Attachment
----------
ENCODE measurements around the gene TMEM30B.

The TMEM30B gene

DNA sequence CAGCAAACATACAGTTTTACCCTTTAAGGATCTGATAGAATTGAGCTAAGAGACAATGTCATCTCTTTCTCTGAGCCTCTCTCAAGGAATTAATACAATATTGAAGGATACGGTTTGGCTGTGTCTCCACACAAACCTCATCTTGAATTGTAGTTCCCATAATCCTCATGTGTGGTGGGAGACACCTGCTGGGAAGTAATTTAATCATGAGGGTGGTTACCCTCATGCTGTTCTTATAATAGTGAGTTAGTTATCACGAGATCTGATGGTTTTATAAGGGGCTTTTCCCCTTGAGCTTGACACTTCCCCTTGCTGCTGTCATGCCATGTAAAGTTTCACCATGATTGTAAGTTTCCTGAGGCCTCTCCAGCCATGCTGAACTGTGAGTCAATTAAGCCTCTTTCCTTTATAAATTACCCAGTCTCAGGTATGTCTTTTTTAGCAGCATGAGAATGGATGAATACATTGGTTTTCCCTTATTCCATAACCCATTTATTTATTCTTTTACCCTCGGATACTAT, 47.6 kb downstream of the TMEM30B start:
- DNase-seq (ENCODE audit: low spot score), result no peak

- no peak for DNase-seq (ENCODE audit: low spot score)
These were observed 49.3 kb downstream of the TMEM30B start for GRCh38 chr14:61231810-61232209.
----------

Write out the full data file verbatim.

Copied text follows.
ENCODE measurements around the gene TMEM30B.

The TMEM30B gene

DNA sequence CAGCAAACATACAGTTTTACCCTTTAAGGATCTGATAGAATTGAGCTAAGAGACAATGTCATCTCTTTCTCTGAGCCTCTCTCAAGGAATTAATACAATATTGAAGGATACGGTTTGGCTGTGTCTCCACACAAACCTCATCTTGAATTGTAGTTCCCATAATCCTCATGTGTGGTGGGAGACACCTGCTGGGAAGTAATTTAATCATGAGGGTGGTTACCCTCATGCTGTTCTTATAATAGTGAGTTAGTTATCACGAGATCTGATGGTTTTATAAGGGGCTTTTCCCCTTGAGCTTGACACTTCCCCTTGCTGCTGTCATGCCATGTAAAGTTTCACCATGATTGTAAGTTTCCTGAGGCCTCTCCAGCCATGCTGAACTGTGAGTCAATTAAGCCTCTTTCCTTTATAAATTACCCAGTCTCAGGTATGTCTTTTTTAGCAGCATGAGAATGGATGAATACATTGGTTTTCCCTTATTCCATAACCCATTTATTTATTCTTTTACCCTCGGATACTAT, 47.6 kb downstream of the TMEM30B start:
- DNase-seq (ENCODE audit: low spot score), result no peak

- no peak for DNase-seq (ENCODE audit: low spot score)
These were observed 49.3 kb downstream of the TMEM30B start for GRCh38 chr14:61231810-61232209.